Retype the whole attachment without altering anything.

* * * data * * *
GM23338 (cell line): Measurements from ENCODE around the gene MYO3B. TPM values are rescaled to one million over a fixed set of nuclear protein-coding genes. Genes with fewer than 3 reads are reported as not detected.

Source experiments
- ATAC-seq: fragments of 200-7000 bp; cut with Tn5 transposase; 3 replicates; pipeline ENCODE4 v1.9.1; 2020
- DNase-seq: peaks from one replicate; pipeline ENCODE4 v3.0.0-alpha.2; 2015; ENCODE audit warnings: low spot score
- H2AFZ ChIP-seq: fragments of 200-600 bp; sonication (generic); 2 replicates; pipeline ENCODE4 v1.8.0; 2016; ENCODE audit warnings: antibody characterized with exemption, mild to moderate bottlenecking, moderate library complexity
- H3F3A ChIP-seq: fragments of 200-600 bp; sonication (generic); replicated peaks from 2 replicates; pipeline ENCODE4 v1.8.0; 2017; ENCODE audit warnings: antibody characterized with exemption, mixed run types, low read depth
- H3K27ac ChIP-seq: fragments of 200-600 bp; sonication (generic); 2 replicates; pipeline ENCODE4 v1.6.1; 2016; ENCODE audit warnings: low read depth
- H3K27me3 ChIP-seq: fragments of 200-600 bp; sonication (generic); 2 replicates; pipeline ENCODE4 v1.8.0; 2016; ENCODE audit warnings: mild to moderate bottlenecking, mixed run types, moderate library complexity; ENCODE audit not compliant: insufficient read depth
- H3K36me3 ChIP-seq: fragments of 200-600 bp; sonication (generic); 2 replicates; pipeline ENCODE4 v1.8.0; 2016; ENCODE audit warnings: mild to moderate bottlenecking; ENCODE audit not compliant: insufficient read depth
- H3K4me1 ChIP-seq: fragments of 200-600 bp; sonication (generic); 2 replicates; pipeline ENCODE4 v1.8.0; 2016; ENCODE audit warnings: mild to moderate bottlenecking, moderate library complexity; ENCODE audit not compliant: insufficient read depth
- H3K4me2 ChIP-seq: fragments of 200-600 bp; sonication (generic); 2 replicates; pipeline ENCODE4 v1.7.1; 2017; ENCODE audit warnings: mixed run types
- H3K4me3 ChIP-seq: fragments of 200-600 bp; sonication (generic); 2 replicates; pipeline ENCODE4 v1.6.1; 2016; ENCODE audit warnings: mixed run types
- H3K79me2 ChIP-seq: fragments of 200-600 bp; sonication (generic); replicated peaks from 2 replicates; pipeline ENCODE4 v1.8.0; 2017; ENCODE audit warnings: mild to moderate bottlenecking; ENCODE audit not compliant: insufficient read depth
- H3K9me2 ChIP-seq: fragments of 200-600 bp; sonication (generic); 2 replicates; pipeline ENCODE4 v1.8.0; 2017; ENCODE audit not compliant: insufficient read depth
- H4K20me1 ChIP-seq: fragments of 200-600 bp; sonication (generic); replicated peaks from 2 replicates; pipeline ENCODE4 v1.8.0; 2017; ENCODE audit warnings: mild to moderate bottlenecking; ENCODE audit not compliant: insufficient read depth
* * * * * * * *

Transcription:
GM23338 (cell line): Measurements from ENCODE around the gene MYO3B. TPM values are rescaled to one million over a fixed set of nuclear protein-coding genes. Genes with fewer than 3 reads are reported as not detected.

Source experiments
- ATAC-seq: fragments of 200-7000 bp; cut with Tn5 transposase; 3 replicates; pipeline ENCODE4 v1.9.1; 2020
- DNase-seq: peaks from one replicate; pipeline ENCODE4 v3.0.0-alpha.2; 2015; ENCODE audit warnings: low spot score
- H2AFZ ChIP-seq: fragments of 200-600 bp; sonication (generic); 2 replicates; pipeline ENCODE4 v1.8.0; 2016; ENCODE audit warnings: antibody characterized with exemption, mild to moderate bottlenecking, moderate library complexity
- H3F3A ChIP-seq: fragments of 200-600 bp; sonication (generic); replicated peaks from 2 replicates; pipeline ENCODE4 v1.8.0; 2017; ENCODE audit warnings: antibody characterized with exemption, mixed run types, low read depth
- H3K27ac ChIP-seq: fragments of 200-600 bp; sonication (generic); 2 replicates; pipeline ENCODE4 v1.6.1; 2016; ENCODE audit warnings: low read depth
- H3K27me3 ChIP-seq: fragments of 200-600 bp; sonication (generic); 2 replicates; pipeline ENCODE4 v1.8.0; 2016; ENCODE audit warnings: mild to moderate bottlenecking, mixed run types, moderate library complexity; ENCODE audit not compliant: insufficient read depth
- H3K36me3 ChIP-seq: fragments of 200-600 bp; sonication (generic); 2 replicates; pipeline ENCODE4 v1.8.0; 2016; ENCODE audit warnings: mild to moderate bottlenecking; ENCODE audit not compliant: insufficient read depth
- H3K4me1 ChIP-seq: fragments of 200-600 bp; sonication (generic); 2 replicates; pipeline ENCODE4 v1.8.0; 2016; ENCODE audit warnings: mild to moderate bottlenecking, moderate library complexity; ENCODE audit not compliant: insufficient read depth
- H3K4me2 ChIP-seq: fragments of 200-600 bp; sonication (generic); 2 replicates; pipeline ENCODE4 v1.7.1; 2017; ENCODE audit warnings: mixed run types
- H3K4me3 ChIP-seq: fragments of 200-600 bp; sonication (generic); 2 replicates; pipeline ENCODE4 v1.6.1; 2016; ENCODE audit warnings: mixed run types
- H3K79me2 ChIP-seq: fragments of 200-600 bp; sonication (generic); replicated peaks from 2 replicates; pipeline ENCODE4 v1.8.0; 2017; ENCODE audit warnings: mild to moderate bottlenecking; ENCODE audit not compliant: insufficient read depth
- H3K9me2 ChIP-seq: fragments of 200-600 bp; sonication (generic); 2 replicates; pipeline ENCODE4 v1.8.0; 2017; ENCODE audit not compliant: insufficient read depth
- H4K20me1 ChIP-seq: fragments of 200-600 bp; sonication (generic); replicated peaks from 2 replicates; pipeline ENCODE4 v1.8.0; 2017; ENCODE audit warnings: mild to moderate bottlenecking; ENCODE audit not compliant: insufficient read depth